In 2007, their previous hit "Something Good" was remixed by Australian producers Van She. Originally a bootleg, the Utah Saints approved it and got them to re-record it with a new vocal. It was signed to the Ministry of Sound record label, who released it in January 2008, where it reached No. 8 in the UK chart – their second biggest chart success, behind the original version of "Something Good". The video for "Something Good 08" featured various people doing the "running man" dance that was originally performed by MC Hammer.

Released on iTunes on 11 January 2009 was the Utah Saints' club mix of Girls Aloud's "The Loving Kind". In November 2009, the band also produced a remix of the Liverpool-based dance duo Killaflaw's "Set Me on Fire". This formed part of Killaflaw's third single, and was made available digitally in December of that year.Utah Saints also remixed the band Bring Me The Horizon the same year.

In August 2010, Utah Saints announced the launch of a new record label called Sugarbeats. The first release was Santero's "Drop the Bomb".[6] Utah Saints played the Together Winter Music Festival in London at the Alexandra Palace on 26 November 2010. Then went to play Beat-Herder festival, on the Toiltrees stage, in 2012.

In 2012 "What Can You Do For Me" was remixed by drum & bass duo Drumsound & Bassline Smith, Utah Saints then added to the remix and the track became a collaboration, received airplay and entered the top 10 on the dance charts, and the top 30 in the national charts. Herve and Tantrum Desire provided new 2012 remixes for the song, the remix by Herve was made to sound like a remix of the original 90's single, so Herve cut out the new material performed by Drumsound & Bassline Smith,. "What Can You Do For Me" peaked at No. 28 on the UK singles chart and it was included on the 2012 edition of Ministry of Sound's Addicted To Bass series. Also the Cut-Up Boys mashed up "What Can You Do For Me" with "Midnight Run" by Example and Feed Me.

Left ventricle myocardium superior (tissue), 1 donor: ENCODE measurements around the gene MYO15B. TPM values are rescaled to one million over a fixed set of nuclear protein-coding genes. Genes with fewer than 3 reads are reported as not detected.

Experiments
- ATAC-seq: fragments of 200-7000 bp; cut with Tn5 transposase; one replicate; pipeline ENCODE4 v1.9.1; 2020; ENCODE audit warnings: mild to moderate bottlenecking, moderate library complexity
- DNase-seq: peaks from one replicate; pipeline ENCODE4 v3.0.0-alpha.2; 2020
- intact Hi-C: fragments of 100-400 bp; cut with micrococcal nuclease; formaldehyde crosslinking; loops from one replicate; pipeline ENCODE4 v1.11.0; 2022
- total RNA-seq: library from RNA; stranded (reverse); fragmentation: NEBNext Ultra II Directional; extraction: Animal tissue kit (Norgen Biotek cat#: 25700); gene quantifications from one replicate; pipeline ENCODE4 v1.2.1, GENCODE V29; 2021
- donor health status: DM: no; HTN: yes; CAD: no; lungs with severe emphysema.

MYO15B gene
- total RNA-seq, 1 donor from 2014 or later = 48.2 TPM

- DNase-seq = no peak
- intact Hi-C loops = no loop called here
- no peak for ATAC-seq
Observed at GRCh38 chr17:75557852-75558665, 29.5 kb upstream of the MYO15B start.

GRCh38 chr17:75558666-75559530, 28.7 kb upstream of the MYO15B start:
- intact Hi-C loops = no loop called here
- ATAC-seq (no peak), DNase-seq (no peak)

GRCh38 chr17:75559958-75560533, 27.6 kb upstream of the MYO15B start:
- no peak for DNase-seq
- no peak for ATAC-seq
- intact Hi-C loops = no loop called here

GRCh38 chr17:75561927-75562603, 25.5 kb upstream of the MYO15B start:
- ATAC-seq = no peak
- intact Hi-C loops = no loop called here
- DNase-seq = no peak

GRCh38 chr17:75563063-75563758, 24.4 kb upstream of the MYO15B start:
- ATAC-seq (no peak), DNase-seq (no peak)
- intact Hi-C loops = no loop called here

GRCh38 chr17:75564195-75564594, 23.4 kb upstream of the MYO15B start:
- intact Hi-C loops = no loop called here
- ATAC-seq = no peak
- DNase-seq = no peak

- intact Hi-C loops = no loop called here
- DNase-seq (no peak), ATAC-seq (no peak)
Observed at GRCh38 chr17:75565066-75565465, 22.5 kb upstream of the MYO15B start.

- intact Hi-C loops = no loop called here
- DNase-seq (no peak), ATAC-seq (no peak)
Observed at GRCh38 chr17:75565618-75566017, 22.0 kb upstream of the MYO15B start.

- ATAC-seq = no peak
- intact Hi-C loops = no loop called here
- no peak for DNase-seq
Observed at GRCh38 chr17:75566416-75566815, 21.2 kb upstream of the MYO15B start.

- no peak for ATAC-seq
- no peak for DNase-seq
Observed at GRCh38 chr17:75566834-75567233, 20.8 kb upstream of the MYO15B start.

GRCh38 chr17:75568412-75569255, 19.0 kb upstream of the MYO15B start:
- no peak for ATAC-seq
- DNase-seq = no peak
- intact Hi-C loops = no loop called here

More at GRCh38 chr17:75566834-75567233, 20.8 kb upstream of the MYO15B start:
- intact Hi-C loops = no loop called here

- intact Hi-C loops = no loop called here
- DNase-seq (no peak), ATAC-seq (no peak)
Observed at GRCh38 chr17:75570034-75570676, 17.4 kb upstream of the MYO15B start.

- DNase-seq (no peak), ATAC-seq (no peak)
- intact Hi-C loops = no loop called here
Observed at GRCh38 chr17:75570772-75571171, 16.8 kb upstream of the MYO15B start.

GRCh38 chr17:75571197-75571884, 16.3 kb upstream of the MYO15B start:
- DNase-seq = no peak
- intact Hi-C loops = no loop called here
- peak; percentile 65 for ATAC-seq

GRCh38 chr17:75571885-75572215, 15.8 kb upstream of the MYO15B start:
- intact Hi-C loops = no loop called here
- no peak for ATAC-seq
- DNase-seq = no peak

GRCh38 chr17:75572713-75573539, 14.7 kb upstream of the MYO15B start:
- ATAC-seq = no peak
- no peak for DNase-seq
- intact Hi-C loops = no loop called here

In 2014, for reasons Utah Saints have no idea about, the original version of Something Good reached number one in Laos.

2015 Utah Saints released one copy of a work in progress track entitled "Swansong D'Amour" which was played on BBC by Mistajam.

Personal details[edit]

  • Tim Garbutt – born 6 January 1969, London
  • Jez Willis – born 14 August 1968, Brampton, Carlisle, Cumbria[7]



Year Album details Peak chart positions Certifications
(sales thresholds)
1993 Utah Saints 10 165
2000 Two
2008 Freshtraxxx Vol 3 (mix album)


Year Single Peak chart positions Album
US Dance
US Mod Rock
1991 "What Can You Do for Me" 10 16 35 3 Utah Saints
1992 "Something Good" 4 4 10 42 98 7 7
1993 "Believe in Me" 8 9 100 20
"I Want You" 25 25
"What Can You Do for Me (David Morales Remixes)" (US only) 3 singles only
1994 "I Still Think of You" 32
1995 "Ohio" 42
2000 "Love Song" 37 Two
"Funky Music (Sho Nuff Turns Me On)" (feat. Edwin Starr) 23
"Power To the Beats" (feat. Chuck D)
2001 "Lost Vagueness" (feat. Chrissie Hynde) 111 25
2008 "Something Good '08" 8 22 29 32 singles only
2012 "What Can You Do for Me" (as Utah Saints vs. Drumsound & Bassline Smith) 28
2013 "I Got 5 on It" (as Rory Lyons ft. Utah Saints)
"—" denotes releases that did not chart or were not released.

Samples used:


  1. ^ a b c d e Roberts, David (2006). British Hit Singles & Albums (19th ed.). London: Guinness World Records Limited. p. 578. ISBN 1-904994-10-5. 
  2. ^ "Utah Saints – Music Interview". Digital Spy. 14 March 2008. Retrieved 28 April 2012. 
  3. ^ Horkins, Tony (November 1993). "The Bush Campaign". Rock Compact Disc Magazine (via Gaffaweb). 
  4. ^ "Wuthering Heights – Tamasha Theatre Company". Tamasha.org.uk. Retrieved 28 April 2012. 
  5. ^ "Interview with Jez Willis". Phase9.tv. Retrieved 17 May 2010. 
  6. ^ "Utah Saints launch Sugarbeat Label". maxumi.co.uk. Retrieved 18 August 2010. 
  7. ^ "Organizations". Wilde-life.com. Retrieved 30 May 2015. 
  8. ^ "Chart Stats – Utah Saints". theofficialcharts.com. Retrieved 8 October 2011. 
  9. ^ "Chart Stats – Utah Saints". billboard.com. Retrieved 8 October 2011. 
  10. ^ "Certified Awards Search". British Phonographic Industry. Retrieved on 8 October 2011. Note: User needs to enter "Utah Saints" in the "Search" field, "Artist" in the "Search by" field and click the "Go" button. Select "More info" next to the relevant entry to see full certification history.
  11. ^ "Utah Saints – UK Chart". The Official Charts Company. Retrieved 24 September 2014. 
  12. ^ "Utah Saints – Dutch chart". dutchcharts.nl. Retrieved 24 September 2014. 
  13. ^ "Utah Saints – German Chart". charts.de. Retrieved 24 September 2014. 
  14. ^ "Utah Saints – Swedish chart". swedishcharts.com. Retrieved 24 September 2014. 
  15. ^ "Utah Saints – Australian chart". australian-charts.com. Retrieved 24 September 2014. 
  16. ^ "Utah Saints – New Zealand Chart". charts.org.nz. Retrieved 24 September 2014. 
  17. ^ "Utah Saints – US Hot 100". billboard.com. Retrieved 24 September 2014. 
  18. ^ "Utah Saints – US Dance Club". billboard.com. Retrieved 24 September 2014. 
  19. ^ "Utah Saints – US Modern Rock Songs". billboard.com. Retrieved 24 September 2014. 

External links[edit]